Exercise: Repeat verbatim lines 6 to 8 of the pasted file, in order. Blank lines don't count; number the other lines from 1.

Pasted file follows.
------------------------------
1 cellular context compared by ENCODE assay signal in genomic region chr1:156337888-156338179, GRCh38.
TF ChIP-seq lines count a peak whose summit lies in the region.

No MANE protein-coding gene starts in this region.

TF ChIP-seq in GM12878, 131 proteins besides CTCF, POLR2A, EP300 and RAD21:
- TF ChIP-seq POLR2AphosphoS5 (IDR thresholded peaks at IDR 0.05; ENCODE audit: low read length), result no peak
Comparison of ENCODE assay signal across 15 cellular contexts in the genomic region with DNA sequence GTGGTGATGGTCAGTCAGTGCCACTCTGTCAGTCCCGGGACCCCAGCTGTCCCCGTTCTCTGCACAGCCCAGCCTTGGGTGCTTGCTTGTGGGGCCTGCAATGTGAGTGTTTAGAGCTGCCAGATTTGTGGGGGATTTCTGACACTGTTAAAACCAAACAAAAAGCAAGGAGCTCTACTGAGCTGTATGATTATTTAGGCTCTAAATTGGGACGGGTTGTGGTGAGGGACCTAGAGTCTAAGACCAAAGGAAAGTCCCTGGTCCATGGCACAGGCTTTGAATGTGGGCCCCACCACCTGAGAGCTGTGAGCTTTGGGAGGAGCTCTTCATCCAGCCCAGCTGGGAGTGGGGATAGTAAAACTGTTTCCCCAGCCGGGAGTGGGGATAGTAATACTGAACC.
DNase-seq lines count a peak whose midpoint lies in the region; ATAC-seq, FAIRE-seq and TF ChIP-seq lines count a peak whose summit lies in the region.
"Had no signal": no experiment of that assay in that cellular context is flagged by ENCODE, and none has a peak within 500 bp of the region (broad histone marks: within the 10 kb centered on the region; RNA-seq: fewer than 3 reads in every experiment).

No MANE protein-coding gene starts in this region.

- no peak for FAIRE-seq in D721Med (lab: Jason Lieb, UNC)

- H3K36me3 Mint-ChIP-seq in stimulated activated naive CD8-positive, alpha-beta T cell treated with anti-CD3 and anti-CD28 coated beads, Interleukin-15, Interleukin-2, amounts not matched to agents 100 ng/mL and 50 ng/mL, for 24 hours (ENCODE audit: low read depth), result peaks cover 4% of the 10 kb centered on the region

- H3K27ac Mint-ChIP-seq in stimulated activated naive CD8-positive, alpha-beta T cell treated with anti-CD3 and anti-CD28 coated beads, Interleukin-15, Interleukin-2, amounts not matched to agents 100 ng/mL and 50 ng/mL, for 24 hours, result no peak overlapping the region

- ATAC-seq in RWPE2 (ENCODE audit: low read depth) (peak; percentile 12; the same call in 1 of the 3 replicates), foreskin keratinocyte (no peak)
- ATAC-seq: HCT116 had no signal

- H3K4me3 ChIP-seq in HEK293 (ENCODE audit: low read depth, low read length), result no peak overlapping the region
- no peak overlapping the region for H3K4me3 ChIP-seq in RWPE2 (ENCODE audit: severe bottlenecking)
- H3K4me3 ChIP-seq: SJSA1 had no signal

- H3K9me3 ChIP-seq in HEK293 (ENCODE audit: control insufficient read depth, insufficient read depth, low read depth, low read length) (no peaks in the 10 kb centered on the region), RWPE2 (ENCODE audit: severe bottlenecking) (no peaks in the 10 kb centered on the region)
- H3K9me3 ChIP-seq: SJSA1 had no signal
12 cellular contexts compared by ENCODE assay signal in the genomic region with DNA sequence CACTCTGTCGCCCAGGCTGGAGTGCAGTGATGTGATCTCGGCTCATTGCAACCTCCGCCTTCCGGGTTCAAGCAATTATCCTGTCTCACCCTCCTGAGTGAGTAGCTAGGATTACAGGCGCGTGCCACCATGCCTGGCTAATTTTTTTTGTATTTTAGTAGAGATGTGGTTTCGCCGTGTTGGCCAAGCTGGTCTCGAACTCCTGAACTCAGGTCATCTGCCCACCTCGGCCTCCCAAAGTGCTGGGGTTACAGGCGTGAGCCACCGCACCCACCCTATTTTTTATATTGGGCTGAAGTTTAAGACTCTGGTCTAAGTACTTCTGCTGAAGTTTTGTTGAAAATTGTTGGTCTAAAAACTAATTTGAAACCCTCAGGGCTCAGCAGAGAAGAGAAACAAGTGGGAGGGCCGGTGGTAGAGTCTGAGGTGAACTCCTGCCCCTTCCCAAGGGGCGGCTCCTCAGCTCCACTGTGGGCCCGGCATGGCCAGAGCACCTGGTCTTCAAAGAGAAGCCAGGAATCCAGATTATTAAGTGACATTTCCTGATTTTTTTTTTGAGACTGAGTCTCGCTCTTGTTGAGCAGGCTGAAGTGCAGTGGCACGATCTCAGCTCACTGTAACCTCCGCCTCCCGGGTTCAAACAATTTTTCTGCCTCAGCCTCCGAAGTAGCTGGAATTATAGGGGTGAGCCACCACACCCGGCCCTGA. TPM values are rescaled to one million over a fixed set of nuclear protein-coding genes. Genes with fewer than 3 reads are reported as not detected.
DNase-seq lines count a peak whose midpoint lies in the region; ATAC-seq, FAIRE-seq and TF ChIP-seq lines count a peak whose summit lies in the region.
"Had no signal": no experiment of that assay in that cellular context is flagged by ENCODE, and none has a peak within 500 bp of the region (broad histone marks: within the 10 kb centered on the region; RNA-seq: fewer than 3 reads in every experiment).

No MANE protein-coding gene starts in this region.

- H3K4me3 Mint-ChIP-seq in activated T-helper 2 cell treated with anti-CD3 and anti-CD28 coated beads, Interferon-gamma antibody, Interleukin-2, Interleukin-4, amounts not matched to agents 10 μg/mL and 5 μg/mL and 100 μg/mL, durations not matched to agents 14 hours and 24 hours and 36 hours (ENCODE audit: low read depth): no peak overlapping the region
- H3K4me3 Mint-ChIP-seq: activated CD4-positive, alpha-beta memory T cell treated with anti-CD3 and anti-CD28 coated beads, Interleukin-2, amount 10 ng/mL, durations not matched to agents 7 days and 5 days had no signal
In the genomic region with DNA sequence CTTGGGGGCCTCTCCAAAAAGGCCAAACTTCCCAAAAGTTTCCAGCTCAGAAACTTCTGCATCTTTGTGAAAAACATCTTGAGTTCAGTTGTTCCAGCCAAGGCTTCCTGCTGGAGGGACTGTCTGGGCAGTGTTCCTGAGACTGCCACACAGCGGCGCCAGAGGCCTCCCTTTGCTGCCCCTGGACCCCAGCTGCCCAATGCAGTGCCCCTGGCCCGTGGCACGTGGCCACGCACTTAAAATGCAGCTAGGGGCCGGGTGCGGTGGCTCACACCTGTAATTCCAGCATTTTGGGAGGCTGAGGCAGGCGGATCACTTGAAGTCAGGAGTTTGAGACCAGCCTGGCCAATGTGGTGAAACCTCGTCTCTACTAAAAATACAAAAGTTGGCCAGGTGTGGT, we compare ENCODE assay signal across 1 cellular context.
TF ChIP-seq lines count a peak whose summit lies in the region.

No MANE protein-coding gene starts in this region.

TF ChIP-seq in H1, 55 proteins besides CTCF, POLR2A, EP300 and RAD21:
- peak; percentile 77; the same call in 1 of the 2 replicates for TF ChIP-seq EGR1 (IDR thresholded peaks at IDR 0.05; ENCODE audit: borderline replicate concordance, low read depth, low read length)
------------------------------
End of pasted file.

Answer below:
Comparison of ENCODE assay signal across 15 cellular contexts in the genomic region with DNA sequence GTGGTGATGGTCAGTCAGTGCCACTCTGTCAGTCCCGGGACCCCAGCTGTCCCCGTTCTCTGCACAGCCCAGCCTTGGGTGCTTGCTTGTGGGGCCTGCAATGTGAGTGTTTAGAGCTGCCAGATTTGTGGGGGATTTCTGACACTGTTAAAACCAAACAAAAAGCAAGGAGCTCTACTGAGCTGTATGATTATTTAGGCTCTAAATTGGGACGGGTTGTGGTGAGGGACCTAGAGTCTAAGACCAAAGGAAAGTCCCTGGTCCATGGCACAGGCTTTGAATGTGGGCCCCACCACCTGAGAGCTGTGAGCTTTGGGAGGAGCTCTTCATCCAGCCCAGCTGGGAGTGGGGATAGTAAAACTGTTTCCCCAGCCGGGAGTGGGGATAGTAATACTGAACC.
DNase-seq lines count a peak whose midpoint lies in the region; ATAC-seq, FAIRE-seq and TF ChIP-seq lines count a peak whose summit lies in the region.
"Had no signal": no experiment of that assay in that cellular context is flagged by ENCODE, and none has a peak within 500 bp of the region (broad histone marks: within the 10 kb centered on the region; RNA-seq: fewer than 3 reads in every experiment).